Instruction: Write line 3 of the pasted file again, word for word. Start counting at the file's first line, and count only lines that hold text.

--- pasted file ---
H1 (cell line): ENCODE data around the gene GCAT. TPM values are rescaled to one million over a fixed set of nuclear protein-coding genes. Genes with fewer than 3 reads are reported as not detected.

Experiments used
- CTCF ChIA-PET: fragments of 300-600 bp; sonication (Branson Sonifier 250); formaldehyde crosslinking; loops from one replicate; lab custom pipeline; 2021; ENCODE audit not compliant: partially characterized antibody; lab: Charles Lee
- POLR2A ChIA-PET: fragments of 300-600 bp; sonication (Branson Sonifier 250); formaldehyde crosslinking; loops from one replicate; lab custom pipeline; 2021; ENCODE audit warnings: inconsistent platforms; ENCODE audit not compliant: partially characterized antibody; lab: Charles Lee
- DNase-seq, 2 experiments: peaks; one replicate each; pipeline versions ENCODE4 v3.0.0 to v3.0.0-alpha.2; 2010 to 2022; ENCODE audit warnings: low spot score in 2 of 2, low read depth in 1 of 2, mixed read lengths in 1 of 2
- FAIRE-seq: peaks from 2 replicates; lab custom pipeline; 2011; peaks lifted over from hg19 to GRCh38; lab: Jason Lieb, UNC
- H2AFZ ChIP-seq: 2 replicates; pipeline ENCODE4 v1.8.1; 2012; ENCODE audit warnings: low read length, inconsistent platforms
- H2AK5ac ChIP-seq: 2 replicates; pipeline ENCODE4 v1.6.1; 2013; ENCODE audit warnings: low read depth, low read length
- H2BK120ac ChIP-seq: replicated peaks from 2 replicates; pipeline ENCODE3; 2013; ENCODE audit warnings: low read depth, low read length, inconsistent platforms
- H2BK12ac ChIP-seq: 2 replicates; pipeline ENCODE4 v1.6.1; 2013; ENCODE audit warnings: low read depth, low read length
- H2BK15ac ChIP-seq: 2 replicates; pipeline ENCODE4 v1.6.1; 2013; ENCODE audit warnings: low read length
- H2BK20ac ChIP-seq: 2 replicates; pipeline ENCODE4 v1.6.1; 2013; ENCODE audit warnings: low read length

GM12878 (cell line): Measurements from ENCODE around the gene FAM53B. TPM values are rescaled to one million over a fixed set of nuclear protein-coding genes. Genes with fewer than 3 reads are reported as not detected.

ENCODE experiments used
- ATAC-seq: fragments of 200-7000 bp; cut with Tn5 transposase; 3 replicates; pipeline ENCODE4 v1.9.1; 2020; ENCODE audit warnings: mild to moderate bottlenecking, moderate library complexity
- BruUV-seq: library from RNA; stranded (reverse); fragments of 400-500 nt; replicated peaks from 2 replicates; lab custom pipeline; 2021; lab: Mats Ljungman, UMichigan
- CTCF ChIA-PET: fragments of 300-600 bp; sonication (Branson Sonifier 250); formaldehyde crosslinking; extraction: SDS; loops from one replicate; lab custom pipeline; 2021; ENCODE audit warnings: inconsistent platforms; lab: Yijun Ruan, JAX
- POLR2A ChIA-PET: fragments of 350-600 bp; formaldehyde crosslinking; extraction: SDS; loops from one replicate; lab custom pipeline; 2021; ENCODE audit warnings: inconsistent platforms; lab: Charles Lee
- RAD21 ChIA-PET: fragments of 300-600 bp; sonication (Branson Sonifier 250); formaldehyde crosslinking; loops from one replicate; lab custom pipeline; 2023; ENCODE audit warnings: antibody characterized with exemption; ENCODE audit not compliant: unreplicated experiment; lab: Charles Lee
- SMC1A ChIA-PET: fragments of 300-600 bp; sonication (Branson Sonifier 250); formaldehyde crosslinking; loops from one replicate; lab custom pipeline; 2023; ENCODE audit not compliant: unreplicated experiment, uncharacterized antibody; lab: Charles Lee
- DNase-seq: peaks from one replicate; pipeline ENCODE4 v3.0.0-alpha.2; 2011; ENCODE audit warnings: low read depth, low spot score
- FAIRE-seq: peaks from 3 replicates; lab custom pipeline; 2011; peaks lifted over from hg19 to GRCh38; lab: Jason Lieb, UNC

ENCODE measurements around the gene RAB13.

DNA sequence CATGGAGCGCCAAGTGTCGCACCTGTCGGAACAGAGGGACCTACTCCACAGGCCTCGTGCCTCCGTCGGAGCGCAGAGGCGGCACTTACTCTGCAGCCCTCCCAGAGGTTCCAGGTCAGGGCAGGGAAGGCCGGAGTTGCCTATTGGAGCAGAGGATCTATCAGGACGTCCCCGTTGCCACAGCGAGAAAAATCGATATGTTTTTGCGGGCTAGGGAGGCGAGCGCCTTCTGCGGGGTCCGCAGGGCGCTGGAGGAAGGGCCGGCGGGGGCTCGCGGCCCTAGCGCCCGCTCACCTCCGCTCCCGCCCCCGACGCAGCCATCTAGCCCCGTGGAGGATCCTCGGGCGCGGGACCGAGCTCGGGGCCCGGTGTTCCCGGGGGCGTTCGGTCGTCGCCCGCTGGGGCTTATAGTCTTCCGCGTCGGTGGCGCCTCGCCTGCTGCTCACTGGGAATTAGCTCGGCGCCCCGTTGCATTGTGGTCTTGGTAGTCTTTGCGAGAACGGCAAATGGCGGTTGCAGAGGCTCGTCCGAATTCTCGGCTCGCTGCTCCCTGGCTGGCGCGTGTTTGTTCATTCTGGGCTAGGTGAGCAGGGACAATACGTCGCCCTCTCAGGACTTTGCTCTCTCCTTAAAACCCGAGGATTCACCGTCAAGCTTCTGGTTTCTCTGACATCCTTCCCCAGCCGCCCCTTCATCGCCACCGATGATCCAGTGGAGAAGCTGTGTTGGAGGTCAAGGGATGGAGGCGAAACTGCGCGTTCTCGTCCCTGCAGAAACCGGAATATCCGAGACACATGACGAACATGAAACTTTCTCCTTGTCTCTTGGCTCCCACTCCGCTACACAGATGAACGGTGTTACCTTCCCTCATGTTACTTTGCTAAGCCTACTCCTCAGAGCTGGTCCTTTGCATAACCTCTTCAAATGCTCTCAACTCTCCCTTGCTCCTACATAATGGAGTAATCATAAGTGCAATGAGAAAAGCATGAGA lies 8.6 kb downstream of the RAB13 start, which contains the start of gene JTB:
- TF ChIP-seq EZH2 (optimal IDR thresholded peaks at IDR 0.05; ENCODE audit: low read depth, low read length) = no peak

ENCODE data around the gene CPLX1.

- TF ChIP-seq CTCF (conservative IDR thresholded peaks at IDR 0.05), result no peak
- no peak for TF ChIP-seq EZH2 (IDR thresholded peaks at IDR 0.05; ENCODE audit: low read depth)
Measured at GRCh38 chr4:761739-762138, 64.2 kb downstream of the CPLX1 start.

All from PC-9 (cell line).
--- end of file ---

- CTCF ChIA-PET: fragments of 300-600 bp; sonication (Branson Sonifier 250); formaldehyde crosslinking; loops from one replicate; lab custom pipeline; 2021; ENCODE audit not compliant: partially characterized antibody; lab: Charles Lee